Funny how, despite this firm anchor, there are many disagreements of the nature and extent of the fundamental rights.

One Brow said...

bmiller said...
It appears the UN is the source of human rights. According to the UN.

Now, Therefore THE GENERAL ASSEMBLY proclaims THIS UNIVERSAL DECLARATION OF HUMAN RIGHTS as a common standard ...


Are you unfamiliar with what "proclaims" means? Hint: the apostles proclaimed the gospel. Were they claiming to be the source of the gospel?

John Moore said...

When you proclaim a right, it just means you intend to fight for it. The reality of human rights is the intention of people who affirm those rights.

Sure, people can change their minds. Sometimes people are just bluffing when they proclaim a right to something, so when that right is challenged, they don't actually fight.

On the other hand, the reason for writing down the rights on a prominent document is to make it more likely that people will rally around those rights and actually take them seriously and actually fight when the right is violated.

Writing down your rights publicly is also a great way to avoid fighting, because it lets your potential enemy know where the line is that they shouldn't step across. If they step across the line, it's because they're planning to fight. They're less likely to start a fight unintentionally.

bmiller said...

The Apostles serve God.
THE GENERAL ASSEMBLY serve ???

After all you Gotta Serve Somebody

David Brightly said...

Fictions? Yes and No. They are rather like the laws of cricket and the other denizens of Popper's World 3 of objective products of the human mind. As long as there are institutions and individuals that uphold them and take them to their hearts they exist and can have an impact on our lives. But if they are abandoned and forgotten they cease to be.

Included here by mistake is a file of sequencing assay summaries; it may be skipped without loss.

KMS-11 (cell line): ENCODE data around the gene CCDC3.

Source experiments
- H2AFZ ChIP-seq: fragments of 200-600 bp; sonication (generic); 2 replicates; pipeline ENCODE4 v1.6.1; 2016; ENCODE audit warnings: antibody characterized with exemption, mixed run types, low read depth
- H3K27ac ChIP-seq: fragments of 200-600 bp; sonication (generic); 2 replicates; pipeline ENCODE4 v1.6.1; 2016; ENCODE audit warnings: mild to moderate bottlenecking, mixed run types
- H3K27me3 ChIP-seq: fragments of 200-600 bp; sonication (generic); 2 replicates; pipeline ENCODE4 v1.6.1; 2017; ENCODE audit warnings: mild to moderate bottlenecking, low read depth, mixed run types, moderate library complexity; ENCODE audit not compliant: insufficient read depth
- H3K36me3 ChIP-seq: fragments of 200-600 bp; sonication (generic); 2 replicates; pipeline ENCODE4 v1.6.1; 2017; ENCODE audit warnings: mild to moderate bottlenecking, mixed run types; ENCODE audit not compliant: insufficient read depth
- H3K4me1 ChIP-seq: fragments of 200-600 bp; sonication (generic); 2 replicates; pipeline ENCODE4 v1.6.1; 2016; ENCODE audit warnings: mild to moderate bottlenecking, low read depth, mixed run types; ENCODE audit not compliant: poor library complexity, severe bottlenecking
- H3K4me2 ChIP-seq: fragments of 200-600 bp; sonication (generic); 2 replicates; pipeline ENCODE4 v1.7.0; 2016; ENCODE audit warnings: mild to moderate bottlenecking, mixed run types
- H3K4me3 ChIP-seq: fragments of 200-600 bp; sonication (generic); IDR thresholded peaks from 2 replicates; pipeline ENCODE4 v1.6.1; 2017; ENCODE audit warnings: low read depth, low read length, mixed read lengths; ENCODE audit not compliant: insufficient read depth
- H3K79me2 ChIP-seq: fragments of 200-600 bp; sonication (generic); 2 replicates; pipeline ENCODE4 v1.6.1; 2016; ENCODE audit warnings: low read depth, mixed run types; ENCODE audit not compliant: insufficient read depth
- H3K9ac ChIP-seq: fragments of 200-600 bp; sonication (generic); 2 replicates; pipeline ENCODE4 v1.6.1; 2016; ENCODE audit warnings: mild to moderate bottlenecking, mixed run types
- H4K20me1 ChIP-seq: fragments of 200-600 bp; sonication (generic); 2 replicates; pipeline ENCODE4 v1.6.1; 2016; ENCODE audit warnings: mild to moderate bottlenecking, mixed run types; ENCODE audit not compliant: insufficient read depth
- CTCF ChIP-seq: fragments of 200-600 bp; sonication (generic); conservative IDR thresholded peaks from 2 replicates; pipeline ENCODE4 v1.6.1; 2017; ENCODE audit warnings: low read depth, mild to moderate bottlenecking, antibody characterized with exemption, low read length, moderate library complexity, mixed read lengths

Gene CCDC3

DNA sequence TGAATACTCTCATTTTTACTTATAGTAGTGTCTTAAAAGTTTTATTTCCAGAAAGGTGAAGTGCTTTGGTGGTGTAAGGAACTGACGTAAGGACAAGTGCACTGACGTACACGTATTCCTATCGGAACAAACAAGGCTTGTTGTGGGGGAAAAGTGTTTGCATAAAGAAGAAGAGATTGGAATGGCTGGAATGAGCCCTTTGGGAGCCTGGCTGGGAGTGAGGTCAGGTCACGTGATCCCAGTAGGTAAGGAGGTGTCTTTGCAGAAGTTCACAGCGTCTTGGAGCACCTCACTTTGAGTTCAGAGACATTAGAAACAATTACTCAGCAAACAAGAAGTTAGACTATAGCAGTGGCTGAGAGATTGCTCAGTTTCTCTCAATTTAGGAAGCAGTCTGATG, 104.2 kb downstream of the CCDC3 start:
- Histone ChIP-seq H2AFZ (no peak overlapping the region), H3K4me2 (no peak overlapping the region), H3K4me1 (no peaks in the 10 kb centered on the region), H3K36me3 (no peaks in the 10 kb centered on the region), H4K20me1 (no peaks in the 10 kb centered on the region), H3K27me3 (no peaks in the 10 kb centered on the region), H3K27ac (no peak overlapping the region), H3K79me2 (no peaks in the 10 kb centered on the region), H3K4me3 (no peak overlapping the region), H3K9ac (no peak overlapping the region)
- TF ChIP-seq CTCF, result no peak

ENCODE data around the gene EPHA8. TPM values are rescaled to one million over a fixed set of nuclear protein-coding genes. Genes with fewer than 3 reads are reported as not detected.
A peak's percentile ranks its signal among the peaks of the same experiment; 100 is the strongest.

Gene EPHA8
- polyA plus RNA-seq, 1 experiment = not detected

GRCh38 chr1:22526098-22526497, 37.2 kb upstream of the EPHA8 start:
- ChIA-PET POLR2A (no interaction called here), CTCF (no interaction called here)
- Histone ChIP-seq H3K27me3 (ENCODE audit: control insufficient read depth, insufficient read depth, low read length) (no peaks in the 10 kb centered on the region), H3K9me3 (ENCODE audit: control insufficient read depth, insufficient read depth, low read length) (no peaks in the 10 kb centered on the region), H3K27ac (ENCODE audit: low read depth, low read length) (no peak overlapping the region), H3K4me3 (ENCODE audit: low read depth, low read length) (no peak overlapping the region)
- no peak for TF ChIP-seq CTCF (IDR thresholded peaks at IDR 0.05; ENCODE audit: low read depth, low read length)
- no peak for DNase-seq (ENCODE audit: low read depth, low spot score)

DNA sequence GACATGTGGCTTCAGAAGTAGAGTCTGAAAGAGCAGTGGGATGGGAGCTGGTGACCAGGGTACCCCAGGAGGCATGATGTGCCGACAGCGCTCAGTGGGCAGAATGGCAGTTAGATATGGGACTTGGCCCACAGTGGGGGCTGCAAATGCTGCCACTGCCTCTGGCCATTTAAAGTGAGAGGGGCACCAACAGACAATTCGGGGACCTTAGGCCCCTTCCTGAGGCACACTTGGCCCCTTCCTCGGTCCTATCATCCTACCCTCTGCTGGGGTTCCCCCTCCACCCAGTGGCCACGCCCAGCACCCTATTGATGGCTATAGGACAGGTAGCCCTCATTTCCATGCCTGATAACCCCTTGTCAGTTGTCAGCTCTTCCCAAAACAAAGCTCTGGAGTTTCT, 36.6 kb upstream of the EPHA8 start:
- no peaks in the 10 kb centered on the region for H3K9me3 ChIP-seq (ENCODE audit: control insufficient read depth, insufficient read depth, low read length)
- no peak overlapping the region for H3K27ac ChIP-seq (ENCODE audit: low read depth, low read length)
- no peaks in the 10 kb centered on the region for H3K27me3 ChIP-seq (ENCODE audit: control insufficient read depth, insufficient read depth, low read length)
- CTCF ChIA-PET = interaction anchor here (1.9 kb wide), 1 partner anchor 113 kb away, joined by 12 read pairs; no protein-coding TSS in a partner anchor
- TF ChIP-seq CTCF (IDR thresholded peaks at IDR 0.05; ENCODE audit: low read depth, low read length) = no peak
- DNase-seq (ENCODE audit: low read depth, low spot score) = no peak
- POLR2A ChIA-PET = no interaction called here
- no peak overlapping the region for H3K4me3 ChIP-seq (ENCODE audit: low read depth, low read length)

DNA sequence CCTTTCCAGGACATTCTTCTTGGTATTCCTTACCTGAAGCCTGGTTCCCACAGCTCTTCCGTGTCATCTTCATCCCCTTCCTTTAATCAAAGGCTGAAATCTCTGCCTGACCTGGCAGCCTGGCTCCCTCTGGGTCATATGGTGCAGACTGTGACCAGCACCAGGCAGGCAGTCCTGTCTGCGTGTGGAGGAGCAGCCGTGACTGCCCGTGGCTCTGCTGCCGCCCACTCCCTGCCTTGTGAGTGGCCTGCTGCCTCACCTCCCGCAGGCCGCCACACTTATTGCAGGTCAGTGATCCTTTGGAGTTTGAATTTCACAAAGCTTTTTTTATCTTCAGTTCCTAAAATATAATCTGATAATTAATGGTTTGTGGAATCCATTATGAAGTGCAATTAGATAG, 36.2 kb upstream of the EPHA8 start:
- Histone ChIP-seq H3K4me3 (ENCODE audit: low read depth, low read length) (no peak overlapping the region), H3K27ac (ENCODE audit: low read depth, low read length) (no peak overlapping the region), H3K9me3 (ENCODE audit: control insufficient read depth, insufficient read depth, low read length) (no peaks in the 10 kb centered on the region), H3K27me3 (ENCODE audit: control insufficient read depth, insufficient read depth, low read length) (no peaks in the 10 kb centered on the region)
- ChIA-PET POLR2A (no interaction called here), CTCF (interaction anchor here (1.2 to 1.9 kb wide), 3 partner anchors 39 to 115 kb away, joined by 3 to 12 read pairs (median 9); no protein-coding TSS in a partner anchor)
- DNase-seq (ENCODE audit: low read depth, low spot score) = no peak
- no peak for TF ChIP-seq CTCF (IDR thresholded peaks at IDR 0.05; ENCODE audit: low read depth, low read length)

One Brow said...

bmiller said...
The Apostles serve God.
THE GENERAL ASSEMBLY serve ???


The nations of the world and the populations therein. What does this have to do with claiming or not claiming to be the source of rights?

bmiller said...

David,

They are rather like the laws of cricket and the other denizens of Popper's World 3 of objective products of the human mind.

This may be true for those who hold Popper's view of there actually being 3 worlds.
Essentialists think Popper's worlds are themselves fictions to begin with.

David Brightly said...

We would do well to abandon the 18th century metaphysical language in which this subject is discussed. Victor says, Unless there is some reality that makes it true that I have certain rights, then it is false that I "really" have them..., and that seems a good starting point. In the case of 'ordinary' rights that reality is the system of institutions like police, courts, and prisons that uphold those rights. With effective social institutions, rights exist, and conversely. Is it any different with 'human' rights? A right, say, to clean water is embodied in sanctions against those who would pollute the common water supply. In this light the UN declaration, with its 'common standard', 'promote respect', 'progressive measures', 'effective recognition', is an urging of institutional creation where institutions are lacking. But maybe there is another understanding of 'human right' which might be elaborated. Can it avoid the paradox of claiming there is something where and when there isn't?

bmiller said...

David,

It seems you are saying that you only have rights that social institutions enforce on you and others. Is that a correct understanding?

And why do you say this:
"We would do well to abandon the 18th century metaphysical language in which this subject is discussed."

Why wouldn't you want to discuss all available philosophical views on this question?

David Brightly said...

Yes, though speaking of a right being enforced on oneself is rather awkward. Better to say that my right may impose a duty on you.

Because the language leads to the contradiction of having something and not having it at the same time. But I'm open to persuasion on this, if someone can clarify what's being claimed.

Legion of Logic said...

Better to say that my right may impose a duty on you

I also find that to be odd wording, unless you mean that if I have a right, everyone else has a duty to not violate it - for example, the government cannot punish me for criticizing a president because of the right to free speech, so others have a duty to not violate my right. But if instead you mean that I have some right that forces you to perform an action on my behalf, then that's another thing entirely.